Gravy Tips

Happy Thanksgiving!

Many home cooks obsess about making gravy to accompany their roasted turkey and resort to using a pot full of water and a dried gravy packet or two. For a more flavorful gravy try the following Ample Bites tips along with or instead of the gravy packet.

1. Keep the roasting pan moist with beer or wine and water during the roasting of the turkey.
2. Save the juices in the roasting pan when the turkey is removed.
3. Save drippings on the cutting board when carving the turkey.
4. Add the cutting board drippings and scraps to the roasting pan juices and heat the pan to a simmer.
5. In a separate small saucepan, make a roux with vegetable oil and flour using equal amounts of each.
6. To make the roux, bring the oil to a shimmer over medium-high heat, reduce the heat to a simmer and gradually whisk in the flour until the roux is smooth.
7. Gradually add the roux to the gravy in the pan to bring it to the desired thickness.

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Today’s Holiday Cooking Tip: Use A Reliable Thermometer

Regardless of whether you will be roasting a turkey with a “ready button”, a fresh turkey, or a roast it is imperative that you use a reliable thermometer to determine when your main dish is done. This may seem like an obvious tip but it is so simplistic that it is often overlooked by the home cook.

Like many of us you probably have a collection of meat thermometers in your drawers or cabinets. Ample Bites has owned at least a dozen meat thermometers. Ask yourself the following questions about your thermometer(s):
— How accurate are each of your thermometers?
— If you have more than one, do you know which thermometer is most accurate?
— If you spent $100 on a roast, would you trust your thermometer to tell you when the meat is done?

Further questions to consider are:
— Have you ever cut into a roast or turkey to see if it is really done?
— Has the turkey “ready button” ever failed you?

If the above questions raise any doubt in your mind, you have time to purchase the last thermometer you will ever need.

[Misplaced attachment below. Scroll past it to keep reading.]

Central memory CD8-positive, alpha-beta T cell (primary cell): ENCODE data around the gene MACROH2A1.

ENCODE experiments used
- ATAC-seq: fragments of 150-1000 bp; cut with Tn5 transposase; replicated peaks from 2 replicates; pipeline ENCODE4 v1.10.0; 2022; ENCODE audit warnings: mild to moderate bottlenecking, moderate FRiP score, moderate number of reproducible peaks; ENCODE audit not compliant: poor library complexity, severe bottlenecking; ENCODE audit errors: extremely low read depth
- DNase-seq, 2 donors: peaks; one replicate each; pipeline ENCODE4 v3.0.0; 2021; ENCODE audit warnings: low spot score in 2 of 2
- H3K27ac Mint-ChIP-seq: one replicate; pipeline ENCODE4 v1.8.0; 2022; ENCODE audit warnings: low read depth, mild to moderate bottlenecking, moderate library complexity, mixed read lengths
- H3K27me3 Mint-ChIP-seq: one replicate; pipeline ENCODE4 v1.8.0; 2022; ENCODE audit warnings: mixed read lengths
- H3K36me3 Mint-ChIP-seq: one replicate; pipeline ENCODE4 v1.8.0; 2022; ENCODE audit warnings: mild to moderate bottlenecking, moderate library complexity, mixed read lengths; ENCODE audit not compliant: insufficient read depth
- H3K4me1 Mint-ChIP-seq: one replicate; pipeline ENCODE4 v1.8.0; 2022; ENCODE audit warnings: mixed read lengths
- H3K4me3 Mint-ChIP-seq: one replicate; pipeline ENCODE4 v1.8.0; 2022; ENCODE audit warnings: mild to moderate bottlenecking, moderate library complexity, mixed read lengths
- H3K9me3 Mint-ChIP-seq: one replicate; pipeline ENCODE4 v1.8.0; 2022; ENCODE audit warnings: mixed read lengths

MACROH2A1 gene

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Ample Bites has a single trusted thermometer – the Thermapen. The Thermapen is a digital, instant-read thermometer that is well-made and tested in the best professional kitchens in the world. It is not cheap. It will cost you about $90. That said, you will be able to discard all of the other meat thermometers cluttering your drawers and you will never produce another overcooked turkey or beef, lamb or pork roast.

For a full review of the Thermapen see the November, 16 2012 Ample Bites post titled “Thermapen – The Best Kitchen Tool Ever!”.

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The Most Valuable Tips for Planning a Big Holiday Meal

Plan ahead and get organized.

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If you have every held a large holiday meal you will likely remember the last minute dashes to the grocery store for crucial ingredients or, worse, to the department store for a critical piece of cooking equipment. Even if you are extremely well-organized the trip to the grocery is probably unavoidable, almost everything else can be managed if you think it through ahead of time and have a plan.

If you are hosting Thanksgiving, now – 2 weeks ahead of Thanksgiving Eve – is the perfect time to start planning and organizing. You are probably thinking … “Why 2 weeks ahead of Thanksgiving Eve?” The answer is that you need to be well into your meal preparation by the time Thanksgiving Eve rolls around.

These two weeks will give you time to shop for and stock up on ingredients without battling the last-minute crowds. To do this you need to set your menu including exact decisions about brining and seasoning your turkey; any specialty items required for side dish recipes; and any themed cocktail or beverage you might be serving.

Getting organized starts with building menu lists, ingredient lists and a plan for how these items will be prepared and served in a 36-hour window. I know … 36-hours seems like an enormous amount of time to prepare a meal. Is it? Really? Experienced hosts and hostesses will tell you otherwise.

For the tech savvy cook, pick up the Thanksgiving: A Bon Appetit Manual for the iPad and iPhone.

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Two Great Quick Tips

The May & June 2012 Cook’s Illustrated has two great Quick Tips that Ample Bites will begin using today.

The last two times I made pasta I completely forgot to reserve pasta water to finish the dish prior to serving. As a reminder to reserve pasta water Cook’s Illustrated recommend placing a measuring cup inside the colander you will use to drain the pasta. This will absolutely work … as long as you remember why you put the measuring cup there.

I also hate to imagine how many propane fuel tanks I have had refilled when still had a far amount of gas in them. Cook’s Illustrated recommends a method where you pour a cup of boiling water over the side of the tank and then feel the metal with your hand. Where the water has warmed the tank it is empty, where the tank remains cool to the touch there is still propane inside.

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Shrimp Stock for Cioppino

Making you own Shrimp Stock, for use in zuppa di mare, Cioppino or seafood risotto, is easy and fresh shrimp stock adds a deep layer of flavor unattainable with the use of a vegetable stock.

Do-it-yourself shrimp stock does take some planning. Primarily, you need to save shells from the shrimp that you peel for cooking. Ample Bites always buys raw, frozen shrimp and freezes the shells in zip-top plastic bags until I have at least a loosely-packed quart.